[19] See, e.g., Otero v. New York Housing Authority, 484 F.2d 1122 (2d Cir. 1973); Gautreaux v. Romney, 448 F.2d 731 (7th Cir. 1971); Shannon v. HUD, 436 F.2d 809 (3d Cir. 1970); Blackshear Residents Org. v. Housing Authority, 347 F. Supp. 1138 (W.D. Tex. 1971); Banks v. Perk, 341 F. Supp. 1175 (N.D. Ohio 1972); Mahaley v. Cuyahoga Metro. Housing Authority, 355 F. Supp. 1245, 1257 (N.D. Ohio 1973); Crow v. Brown, 332 F. Supp. 382 (N.D. Ga. 1971), aff'd, 457 F.2d 788 (5th Cir. 1972); Kennedy Park Homes Ass'n v. City of Lackawanna, 318 F. Supp. 669 (W.D.N.Y.), aff'd, 436 F.2d 108 (2d Cir. 1970), cert. denied, 401 U.S. 1010, 91 S. Ct. 1256 (1971); Hicks v. Weaver, 302 F. Supp. 619 (E.D. La. 1969); Dailey v. City of Lawton, 296 F. Supp. 266 (W.D. Okla. 1969), aff'd, 425 F.2d 1037 (10th Cir. 1970); Gautreaux v. Chicago Housing Authority, 265 F. Supp 582 (N.D. Ill. 1967) (ruling on motions and orders), 296 F. Supp. 907 (N.D. Ill. 1969) (memorandum opinion), 304 F. Supp. 736 (N.D. Ill.) (judgment order), aff'd, 436 F.2d 306 (7th Cir. 1970), cert. denied, 402 U.S. 922, 91 S. Ct. 1378 (1971); El Cortez Heights Residents & Property Owners Ass'n v. Tucson Housing Authority, 10 Ariz. App. 132, 457 P.2d 294 (1969); cf. Trafficante v. Metropolitan Life Ins. Co., 409 U.S. 205, 93 S. Ct. 364 (1972) (standing). See generally Ackerman, Integration for Subsidized Housing and the Question of Racial Occupancy Controls, 26 Stan. L. Rev. 245 (1974); Comment, Toward Improved Housing Opportunities: A New Direction for Zoning Law, 121 U. Pa. L. Rev. 330 (1972).

    [20] The court supported its decision by reference to the much-commented-on "tipping point" phenomenon. "This gradual tendency of integrated areas to become more and more Negro is accentuated by the popular belief — often transmitted into action — that the rate at which white families move out rises with the percentage of Negroes in the area, and, more important, that there exists a `tipping point' — a given percentage of Negroes, after which the departure of whites from the areas will be greatly accelerated." Kaplan, Equal Justice in an Unequal World — The Problem of Special Treatment, 61 Nw. U.L. Rev. 363, 390 (1966) (quoted in Otero v. New York Housing Authority, 484 F.2d 1122, 1135 (2d Cir. 1973). See also Gautreaux v. Chicago Housing Authority, 296 F. Supp. 907 (N.D. Ill. 1969) (memorandum opinion), 304 F. Supp. 736 (N.D. Ill.) (judgment order), aff'd, 436 F.2d 306 (7th Cir. 1970), cert. denied, 402 U.S. 922, 91 S. Ct. 1378 (1971). See generally Ackerman, Integration for Subsidized Housing and the Question of Racial Occupancy Controls, 26 Stan. L. Rev. 245, 251-70 (1974); Note, 85 Harv. L. Rev. 870, 875-76 (1972).

    [21] Otero was decided in two parts at the trial level, 354 F. Supp. 941 (S.D.N.Y. 1973) (preliminary injunction granted), and 344 F. Supp. 737 (S.D.N.Y. 1972) (order).

    [22] Judge MANSFIELD, writing for the Second Circuit, analyzed the constitutional basis for the Authority's duty to integrate in this fashion. "We agree with the parties and with the district court that the Authority is under an obligation to act affirmatively to achieve integration in housing. The source of that duty is both constitutional and statutory. Various discriminatory housing practices have been outlawed by judicial decree as violative of the Equal Protection Clause. An authority may not, for instance, select sites for projects which will be occupied by non-whites only in areas already heavily concentrated with a high proportion of non-whites. Shannon v. HUD, 436 F.2d 809 (3d Cir. 1970), noted in 85 Harv. L.Rev. 870 (1972). A tenant assignment policy which assigns persons to a particular project because of the concentration of persons of his own race already residing at the project has been prohibited. Gautreaux v. Chicago Housing Authority, 296 F. Supp. 907, 304 F. Supp. 736 (judgment order) (N.D.Ill. 1969), aff'd, 436 F.2d 306 (7th Cir. 1970), cert. denied, 402 U.S. 922, 91 S. Ct. 1378, 28 L. Ed. 2d 661 (1971). An authority is barred from using assignment methods which seek to exclude, or have the evident effect of excluding, persons of minority races from residing in predominantly white areas or of restricting non-whites to areas already concentrated by non-white residents. Crow v. Brown, 332 F. Supp. 382 (N.D.Ga. 1971), aff'd, 457 F.2d 788 (5th Cir. 1972). Not only may such practices be enjoined, but affirmative action to erase the effects of past discrimination and desegregate housing patterns may be ordered." Otero v. New York Housing Authority, 484 F.2d 1122, 1133 (2d Cir. 1973).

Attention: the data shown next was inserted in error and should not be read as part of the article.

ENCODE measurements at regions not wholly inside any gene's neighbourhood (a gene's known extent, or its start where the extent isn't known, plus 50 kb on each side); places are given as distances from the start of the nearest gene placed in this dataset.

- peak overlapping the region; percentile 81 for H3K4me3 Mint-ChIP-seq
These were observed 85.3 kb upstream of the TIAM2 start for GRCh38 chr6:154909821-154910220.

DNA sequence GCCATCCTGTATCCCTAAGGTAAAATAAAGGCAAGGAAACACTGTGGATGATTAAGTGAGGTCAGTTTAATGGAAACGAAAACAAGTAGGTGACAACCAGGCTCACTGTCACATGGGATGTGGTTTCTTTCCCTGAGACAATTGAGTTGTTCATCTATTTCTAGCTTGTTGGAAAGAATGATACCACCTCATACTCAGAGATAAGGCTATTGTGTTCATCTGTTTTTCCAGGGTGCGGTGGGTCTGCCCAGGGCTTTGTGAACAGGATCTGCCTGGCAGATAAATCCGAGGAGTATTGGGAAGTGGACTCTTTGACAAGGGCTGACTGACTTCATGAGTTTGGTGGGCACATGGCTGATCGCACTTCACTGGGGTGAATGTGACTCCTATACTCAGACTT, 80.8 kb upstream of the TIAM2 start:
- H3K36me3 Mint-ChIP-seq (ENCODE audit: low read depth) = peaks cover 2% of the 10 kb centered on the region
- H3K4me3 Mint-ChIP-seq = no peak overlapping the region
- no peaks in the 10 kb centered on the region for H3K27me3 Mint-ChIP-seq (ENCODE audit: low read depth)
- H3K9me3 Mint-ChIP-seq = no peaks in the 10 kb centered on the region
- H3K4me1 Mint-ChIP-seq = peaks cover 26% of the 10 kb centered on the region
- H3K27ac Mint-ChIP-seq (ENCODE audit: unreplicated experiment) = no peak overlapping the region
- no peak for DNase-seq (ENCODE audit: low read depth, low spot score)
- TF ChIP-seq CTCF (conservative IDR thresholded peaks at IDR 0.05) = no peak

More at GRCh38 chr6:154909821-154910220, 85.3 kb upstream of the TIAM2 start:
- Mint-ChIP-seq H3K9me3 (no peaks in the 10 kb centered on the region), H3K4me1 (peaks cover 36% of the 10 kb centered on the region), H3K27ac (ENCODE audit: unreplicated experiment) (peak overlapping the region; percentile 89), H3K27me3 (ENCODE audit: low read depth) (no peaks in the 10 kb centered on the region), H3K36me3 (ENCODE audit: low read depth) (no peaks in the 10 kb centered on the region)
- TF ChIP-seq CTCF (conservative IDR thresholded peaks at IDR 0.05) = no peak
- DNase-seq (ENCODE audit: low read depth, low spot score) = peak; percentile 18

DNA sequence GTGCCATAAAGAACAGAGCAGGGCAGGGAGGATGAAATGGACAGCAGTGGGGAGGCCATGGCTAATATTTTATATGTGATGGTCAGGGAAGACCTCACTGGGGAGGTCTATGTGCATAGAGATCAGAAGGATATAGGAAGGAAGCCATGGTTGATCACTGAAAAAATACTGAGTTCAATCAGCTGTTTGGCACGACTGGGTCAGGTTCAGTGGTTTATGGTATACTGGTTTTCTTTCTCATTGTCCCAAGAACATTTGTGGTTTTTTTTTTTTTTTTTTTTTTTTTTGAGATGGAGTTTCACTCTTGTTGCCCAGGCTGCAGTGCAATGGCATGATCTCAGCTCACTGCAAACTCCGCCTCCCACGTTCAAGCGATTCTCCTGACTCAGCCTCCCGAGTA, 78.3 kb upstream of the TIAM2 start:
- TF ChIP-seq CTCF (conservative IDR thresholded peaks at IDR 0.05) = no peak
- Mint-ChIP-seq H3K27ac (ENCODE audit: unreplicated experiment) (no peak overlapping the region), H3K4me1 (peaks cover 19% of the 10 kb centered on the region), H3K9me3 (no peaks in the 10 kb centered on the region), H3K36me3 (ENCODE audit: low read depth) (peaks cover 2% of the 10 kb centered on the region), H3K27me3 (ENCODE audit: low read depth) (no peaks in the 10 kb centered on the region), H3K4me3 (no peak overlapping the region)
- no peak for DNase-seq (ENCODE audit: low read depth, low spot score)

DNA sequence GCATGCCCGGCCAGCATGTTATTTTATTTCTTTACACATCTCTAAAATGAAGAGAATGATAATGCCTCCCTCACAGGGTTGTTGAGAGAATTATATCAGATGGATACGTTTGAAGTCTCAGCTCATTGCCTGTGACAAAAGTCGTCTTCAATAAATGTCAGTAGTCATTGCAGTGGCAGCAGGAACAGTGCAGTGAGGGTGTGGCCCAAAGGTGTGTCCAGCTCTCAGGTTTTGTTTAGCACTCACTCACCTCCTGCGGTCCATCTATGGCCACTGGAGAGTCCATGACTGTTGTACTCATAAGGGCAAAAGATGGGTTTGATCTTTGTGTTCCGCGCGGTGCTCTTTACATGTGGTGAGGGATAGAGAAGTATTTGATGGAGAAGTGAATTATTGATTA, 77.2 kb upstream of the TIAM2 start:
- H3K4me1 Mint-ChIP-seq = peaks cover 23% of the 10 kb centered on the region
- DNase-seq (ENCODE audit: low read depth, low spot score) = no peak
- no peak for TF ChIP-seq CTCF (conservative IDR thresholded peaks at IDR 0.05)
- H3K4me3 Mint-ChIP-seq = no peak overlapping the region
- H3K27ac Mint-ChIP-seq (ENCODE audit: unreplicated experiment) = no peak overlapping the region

[23] The sole case cited affirmatively by the Authority, Blackshear Residents Org. v. Housing Authority, 347 F. Supp. 1138 (W.D. Tex. 1971), is directly contrary to its position. There, plaintiffs sought an order compelling the housing authority to adopt an affirmative action plan to desegregate racially-imbalanced housing projects. The court's response is well-considered and apt. "In justification of the relief sought, plaintiffs analogize the present posture of the Housing Authority to that of a local school board faced with the vestiges of a formerly segregated school system. Upon the authority of Green v. County School Board, 391 U.S. 430, 88 S. Ct. 1689, 20 L. Ed. 2d 716 (1968), they contend that the Housing Authority is `clearly charged with the affirmative duty to take whatever steps might be necessary to convert to a unitary system in which racial discrimination would be eliminated root and branch,' 391 U.S. at 437-438, 88 S. Ct. at 1694, and cite subsequent Fifth Circuit school desegregation cases in support of their proposal for a desegregation plan to be implemented under the continuing supervision of the Court. The comparison appears in many respects to be quite accurate." Id. at 1145. The relief requested was denied, however, for two reasons. First, the court found that the housing authority faithfully adhered to HUD tenant selection procedures. Second, the authority had officially declared that it would disperse future housing projects outside of areas exclusively populated by minority groups. Neither factor appears instantly. The Commonwealth Court concluded (and the Authority is bound by this conclusion because it took no appeal, see note 12 supra) that the Authority had not in fact complied with HUD regulations. And the record contains no official commitment by the authority to disperse housing projects.